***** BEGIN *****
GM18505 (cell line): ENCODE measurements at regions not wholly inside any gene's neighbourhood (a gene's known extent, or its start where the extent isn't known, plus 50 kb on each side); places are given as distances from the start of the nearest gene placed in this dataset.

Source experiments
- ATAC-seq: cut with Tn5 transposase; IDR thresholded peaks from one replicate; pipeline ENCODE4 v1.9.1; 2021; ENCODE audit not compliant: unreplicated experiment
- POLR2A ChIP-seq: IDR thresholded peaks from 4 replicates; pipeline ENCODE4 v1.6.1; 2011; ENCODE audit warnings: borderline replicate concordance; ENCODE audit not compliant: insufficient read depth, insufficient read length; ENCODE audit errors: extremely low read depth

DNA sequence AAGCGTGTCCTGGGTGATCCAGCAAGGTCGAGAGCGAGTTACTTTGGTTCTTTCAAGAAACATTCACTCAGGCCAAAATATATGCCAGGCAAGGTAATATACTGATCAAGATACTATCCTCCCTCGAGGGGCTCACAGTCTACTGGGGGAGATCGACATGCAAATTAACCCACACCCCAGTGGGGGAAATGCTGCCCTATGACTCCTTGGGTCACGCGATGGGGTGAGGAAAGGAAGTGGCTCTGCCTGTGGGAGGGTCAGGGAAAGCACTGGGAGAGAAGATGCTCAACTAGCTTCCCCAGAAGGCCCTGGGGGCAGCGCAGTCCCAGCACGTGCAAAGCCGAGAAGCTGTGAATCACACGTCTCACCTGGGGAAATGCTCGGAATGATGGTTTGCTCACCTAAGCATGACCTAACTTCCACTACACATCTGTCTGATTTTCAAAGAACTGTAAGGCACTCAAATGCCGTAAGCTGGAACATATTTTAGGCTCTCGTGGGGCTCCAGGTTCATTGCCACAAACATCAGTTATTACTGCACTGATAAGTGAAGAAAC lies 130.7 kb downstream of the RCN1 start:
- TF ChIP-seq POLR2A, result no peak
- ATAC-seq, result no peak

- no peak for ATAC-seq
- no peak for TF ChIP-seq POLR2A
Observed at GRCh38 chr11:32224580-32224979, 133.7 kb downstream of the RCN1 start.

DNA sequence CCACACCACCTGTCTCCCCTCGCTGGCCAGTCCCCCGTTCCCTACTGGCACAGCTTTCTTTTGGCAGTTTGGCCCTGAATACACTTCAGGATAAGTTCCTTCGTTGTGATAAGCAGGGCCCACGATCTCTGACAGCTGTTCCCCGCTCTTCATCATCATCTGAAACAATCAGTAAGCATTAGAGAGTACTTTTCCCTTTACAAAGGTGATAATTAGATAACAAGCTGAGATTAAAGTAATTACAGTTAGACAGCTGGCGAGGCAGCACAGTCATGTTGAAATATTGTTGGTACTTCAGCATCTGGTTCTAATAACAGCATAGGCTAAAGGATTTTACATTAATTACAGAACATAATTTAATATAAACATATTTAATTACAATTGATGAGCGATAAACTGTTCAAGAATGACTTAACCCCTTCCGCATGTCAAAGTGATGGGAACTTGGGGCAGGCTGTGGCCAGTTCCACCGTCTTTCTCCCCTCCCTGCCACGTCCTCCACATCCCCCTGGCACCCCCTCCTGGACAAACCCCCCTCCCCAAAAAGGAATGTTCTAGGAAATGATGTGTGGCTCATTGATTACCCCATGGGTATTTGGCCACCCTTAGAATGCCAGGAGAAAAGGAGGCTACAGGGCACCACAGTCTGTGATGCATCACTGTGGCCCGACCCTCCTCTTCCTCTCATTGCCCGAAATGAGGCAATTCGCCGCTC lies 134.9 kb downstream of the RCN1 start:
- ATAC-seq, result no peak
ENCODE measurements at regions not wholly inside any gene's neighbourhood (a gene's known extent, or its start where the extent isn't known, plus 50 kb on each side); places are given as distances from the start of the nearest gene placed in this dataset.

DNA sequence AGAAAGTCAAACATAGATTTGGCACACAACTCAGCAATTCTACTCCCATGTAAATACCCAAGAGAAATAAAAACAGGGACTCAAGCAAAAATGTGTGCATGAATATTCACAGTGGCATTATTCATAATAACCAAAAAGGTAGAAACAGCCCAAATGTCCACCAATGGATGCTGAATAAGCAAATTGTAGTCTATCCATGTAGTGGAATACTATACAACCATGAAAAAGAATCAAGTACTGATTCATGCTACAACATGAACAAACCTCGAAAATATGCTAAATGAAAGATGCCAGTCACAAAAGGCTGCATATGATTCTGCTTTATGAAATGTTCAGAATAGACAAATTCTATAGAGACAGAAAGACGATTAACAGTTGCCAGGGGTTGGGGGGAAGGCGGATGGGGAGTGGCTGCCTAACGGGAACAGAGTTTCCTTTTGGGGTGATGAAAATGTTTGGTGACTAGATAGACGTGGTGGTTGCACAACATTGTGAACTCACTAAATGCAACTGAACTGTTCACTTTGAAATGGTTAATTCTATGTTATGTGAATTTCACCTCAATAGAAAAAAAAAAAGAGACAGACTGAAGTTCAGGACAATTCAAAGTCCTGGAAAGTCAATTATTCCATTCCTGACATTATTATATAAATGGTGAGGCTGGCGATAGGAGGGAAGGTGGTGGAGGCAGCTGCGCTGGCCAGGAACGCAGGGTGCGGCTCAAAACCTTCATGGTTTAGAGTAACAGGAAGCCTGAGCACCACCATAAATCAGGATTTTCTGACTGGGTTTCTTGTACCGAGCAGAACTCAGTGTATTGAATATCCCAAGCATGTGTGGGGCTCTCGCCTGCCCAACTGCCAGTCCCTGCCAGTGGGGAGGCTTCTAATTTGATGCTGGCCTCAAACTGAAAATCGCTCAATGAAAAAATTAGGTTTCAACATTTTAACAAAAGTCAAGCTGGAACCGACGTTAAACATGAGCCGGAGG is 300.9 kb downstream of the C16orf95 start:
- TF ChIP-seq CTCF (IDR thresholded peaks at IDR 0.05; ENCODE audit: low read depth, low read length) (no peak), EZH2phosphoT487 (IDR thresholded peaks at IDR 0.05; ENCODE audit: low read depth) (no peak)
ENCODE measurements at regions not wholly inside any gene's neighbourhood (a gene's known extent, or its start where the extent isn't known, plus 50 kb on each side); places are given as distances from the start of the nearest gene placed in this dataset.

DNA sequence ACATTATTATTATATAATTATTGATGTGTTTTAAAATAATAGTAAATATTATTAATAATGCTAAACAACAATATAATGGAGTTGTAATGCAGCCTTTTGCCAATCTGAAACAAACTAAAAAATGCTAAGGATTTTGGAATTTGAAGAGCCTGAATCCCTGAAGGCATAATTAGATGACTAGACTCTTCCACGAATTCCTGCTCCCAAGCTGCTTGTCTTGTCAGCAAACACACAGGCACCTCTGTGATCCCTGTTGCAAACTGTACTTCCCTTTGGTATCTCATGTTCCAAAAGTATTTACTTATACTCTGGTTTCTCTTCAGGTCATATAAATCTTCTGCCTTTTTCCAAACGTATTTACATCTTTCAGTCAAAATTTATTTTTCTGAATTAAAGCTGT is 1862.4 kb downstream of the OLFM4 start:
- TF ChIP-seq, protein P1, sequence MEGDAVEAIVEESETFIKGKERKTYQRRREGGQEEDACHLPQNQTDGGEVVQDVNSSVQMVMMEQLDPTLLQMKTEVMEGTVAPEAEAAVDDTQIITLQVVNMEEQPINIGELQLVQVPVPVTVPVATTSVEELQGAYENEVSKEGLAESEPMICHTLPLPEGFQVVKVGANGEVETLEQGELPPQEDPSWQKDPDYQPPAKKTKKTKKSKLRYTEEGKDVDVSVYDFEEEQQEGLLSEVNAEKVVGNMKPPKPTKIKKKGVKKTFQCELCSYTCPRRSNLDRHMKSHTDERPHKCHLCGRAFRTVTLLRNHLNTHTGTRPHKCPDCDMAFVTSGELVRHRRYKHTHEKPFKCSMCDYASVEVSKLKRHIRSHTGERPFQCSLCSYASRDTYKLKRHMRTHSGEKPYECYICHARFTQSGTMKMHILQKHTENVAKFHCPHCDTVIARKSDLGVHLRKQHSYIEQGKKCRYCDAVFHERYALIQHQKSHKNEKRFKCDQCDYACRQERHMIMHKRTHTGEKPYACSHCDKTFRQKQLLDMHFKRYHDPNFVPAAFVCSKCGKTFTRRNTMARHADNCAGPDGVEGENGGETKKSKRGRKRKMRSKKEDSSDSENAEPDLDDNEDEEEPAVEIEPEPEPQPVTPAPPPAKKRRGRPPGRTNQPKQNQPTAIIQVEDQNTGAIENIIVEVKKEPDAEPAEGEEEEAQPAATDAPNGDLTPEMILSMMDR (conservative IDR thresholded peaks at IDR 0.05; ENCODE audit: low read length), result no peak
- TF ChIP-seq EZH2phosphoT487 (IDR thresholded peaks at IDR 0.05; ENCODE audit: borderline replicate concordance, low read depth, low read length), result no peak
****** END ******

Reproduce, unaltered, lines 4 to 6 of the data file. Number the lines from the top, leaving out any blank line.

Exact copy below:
- POLR2A ChIP-seq: IDR thresholded peaks from 4 replicates; pipeline ENCODE4 v1.6.1; 2011; ENCODE audit warnings: borderline replicate concordance; ENCODE audit not compliant: insufficient read depth, insufficient read length; ENCODE audit errors: extremely low read depth

DNA sequence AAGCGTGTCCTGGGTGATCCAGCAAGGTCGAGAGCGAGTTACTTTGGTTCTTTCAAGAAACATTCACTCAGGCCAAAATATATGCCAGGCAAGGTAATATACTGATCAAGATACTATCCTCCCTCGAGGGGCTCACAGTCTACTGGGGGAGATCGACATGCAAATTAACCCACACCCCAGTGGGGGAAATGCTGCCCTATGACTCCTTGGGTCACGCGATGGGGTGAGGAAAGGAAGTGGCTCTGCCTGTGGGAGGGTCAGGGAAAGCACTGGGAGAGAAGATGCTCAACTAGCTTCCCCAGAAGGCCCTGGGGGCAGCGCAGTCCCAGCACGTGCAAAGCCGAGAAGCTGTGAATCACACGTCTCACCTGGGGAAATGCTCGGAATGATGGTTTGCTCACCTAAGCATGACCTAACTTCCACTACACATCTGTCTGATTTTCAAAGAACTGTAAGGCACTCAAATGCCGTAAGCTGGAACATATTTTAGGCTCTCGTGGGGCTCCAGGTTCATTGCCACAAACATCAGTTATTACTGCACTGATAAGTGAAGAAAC lies 130.7 kb downstream of the RCN1 start:
- TF ChIP-seq POLR2A, result no peak